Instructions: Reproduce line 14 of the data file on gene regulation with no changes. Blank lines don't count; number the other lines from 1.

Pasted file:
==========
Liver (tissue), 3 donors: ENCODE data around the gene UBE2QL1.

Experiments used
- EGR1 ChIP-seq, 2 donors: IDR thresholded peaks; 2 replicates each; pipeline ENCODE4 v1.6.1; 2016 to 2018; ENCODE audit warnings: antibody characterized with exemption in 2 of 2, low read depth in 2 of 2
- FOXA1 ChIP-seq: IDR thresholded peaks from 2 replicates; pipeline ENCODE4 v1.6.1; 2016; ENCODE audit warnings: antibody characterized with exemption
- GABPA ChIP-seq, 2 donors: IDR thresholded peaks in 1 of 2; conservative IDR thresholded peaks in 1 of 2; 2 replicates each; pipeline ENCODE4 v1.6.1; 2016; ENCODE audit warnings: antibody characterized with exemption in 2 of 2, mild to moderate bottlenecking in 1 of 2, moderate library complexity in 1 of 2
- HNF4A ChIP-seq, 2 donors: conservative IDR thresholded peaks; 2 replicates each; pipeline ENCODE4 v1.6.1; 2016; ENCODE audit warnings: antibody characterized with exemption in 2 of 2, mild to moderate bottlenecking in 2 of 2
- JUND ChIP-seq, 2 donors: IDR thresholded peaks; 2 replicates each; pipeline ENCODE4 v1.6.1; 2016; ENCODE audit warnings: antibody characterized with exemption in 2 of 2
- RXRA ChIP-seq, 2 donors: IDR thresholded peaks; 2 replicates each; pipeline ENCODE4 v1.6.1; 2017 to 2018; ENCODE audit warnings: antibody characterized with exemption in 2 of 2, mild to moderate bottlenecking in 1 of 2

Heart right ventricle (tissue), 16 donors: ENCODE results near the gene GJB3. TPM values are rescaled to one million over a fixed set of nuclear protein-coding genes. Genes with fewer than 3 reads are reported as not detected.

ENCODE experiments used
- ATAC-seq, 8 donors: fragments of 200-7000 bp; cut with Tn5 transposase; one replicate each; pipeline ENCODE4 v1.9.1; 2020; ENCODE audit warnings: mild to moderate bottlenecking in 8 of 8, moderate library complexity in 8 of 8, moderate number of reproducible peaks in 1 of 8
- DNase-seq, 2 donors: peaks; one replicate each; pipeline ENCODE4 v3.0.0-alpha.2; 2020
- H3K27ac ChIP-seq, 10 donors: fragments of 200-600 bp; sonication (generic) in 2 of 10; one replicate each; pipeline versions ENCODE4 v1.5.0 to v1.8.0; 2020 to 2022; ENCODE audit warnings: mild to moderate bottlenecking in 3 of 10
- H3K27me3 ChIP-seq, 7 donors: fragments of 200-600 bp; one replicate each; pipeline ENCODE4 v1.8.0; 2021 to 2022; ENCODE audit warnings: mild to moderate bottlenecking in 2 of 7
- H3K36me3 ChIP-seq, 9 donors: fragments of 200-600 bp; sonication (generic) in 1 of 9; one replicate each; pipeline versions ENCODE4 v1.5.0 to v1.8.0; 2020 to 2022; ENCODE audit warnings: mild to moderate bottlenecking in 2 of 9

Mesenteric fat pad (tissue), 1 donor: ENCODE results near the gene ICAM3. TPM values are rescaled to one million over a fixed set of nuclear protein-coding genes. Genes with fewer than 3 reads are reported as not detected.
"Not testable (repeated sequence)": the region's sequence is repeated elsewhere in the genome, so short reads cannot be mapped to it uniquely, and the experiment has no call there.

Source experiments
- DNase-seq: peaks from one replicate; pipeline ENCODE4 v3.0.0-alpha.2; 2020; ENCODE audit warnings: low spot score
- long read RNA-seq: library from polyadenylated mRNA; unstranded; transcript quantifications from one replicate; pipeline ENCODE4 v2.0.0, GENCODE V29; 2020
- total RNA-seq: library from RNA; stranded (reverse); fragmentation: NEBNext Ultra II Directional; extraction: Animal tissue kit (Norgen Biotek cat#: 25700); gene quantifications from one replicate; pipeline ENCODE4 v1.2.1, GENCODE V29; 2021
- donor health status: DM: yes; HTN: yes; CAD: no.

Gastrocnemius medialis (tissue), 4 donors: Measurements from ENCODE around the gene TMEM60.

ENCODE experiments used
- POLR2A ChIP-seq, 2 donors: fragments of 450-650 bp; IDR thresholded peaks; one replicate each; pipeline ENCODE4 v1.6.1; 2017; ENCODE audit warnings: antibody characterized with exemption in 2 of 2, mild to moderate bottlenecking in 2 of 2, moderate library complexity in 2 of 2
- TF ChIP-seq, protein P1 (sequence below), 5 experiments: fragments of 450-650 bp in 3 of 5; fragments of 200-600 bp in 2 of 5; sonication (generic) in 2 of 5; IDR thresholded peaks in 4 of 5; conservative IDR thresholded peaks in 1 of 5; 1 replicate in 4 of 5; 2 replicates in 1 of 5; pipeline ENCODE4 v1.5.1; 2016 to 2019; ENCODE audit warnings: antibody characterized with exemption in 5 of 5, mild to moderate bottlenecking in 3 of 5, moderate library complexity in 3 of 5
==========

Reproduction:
- H3K27me3 ChIP-seq, 7 donors: fragments of 200-600 bp; one replicate each; pipeline ENCODE4 v1.8.0; 2021 to 2022; ENCODE audit warnings: mild to moderate bottlenecking in 2 of 7